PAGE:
Why Tech Jobs Are Vaporizing

Almost every major tech company is experiencing a round of layoffs, even though most are making good profits. Many people have never seen vast layoffs like this, so the honest question is, why is this happening? Is it fashion, fatigue, or something more secular to blame? You can’t rule out fashion in a monkey-see, monkey-do way.

Since there’s reasonable overlap between many tech companies, especially those that harvest user data and sell it to advertisers, each will want to cut costs to remain competitive in the eyes of its shareholders. So you see companies lopping off roughly 10% of their workforces — about 200,000 in tech so far — presumably the least productive people.

But how did those people become so relatively unproductive? Two ways: gradually and all at once.

Many tech companies hired big during the pandemic, assuming we were headed for new workstyles. For the most part, those hires got inadequate onboarding and leadership from remote bosses, and many never got up to speed. That’s the gradual part.

The all-at-once part came when we decided the pandemic was over. Well, not really over, but we were out of patience for being patients — and we needed to come back to offices. We discovered that working from anywhere was not all it was cracked up to be.

So, although remote work is still ostensibly a possibility, management would like to see cubicles occupied in buildings they’re paying big bucks not to occupy. If you aren’t in the office for a good amount of time, you’re expendable.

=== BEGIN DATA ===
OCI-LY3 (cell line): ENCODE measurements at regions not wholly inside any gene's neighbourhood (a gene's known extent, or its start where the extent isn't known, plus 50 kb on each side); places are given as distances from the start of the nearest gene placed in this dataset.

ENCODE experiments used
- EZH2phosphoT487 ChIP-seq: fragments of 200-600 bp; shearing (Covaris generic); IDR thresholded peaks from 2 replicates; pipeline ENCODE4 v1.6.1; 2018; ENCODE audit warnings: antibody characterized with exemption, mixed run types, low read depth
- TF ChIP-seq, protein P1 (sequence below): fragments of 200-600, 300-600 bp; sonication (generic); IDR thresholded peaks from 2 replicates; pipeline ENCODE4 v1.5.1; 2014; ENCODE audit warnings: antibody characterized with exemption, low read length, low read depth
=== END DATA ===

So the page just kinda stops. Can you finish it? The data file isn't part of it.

The tech revolution of the 20th century also required a sizeable infrastructure buildout. True, businesses were the ones stringing cables throughout their buildings, and other businesses were building computers, routers, server farms, and, eventually, cloud infrastructure. But that buildout was real, and it took decades.

The recent shift during the pandemic had marks of another diffusion, this time, diffusing people back to their home offices. The industry hired big time to support the buildout. But then, mid-way through, everyone said wait a minute. The current great layoff (to pair with the Great Resignation) is partly a symptom of a great never mind from management.

We’re not dealing with an inventory system, so those last in do not necessarily comprise all the layoffs. The vendors presumably look at people with the best fit for the job ahead in their layoff deliberations, and the result is what we see.


It’s an inexact science which you can see from the nice round numbers that vendors are announcing. Part of the thinking will, of course, relate to what a company sees happening in the months ahead, and many are thinking about a recession.

However, there are recessions, and there are recessions.

Classic recessions happen when inventories build up, and businesses need to clear warehouses at discount prices. At those times, business needs fewer people to make things to fill the warehouses.

But the tech world isn’t looking at a classic recession scenario. Many make things that don’t ordinarily get stored; they aren’t tangible; they’re services, so the concern is reduced demand where greater productive capacity means turning a dial

The reason this is secular is that companies need to reduce productive capacity. In one way or another, many have concluded that they’ve built out their infrastructures as much as they need to, at least for the moment.

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Source; Technewsworld

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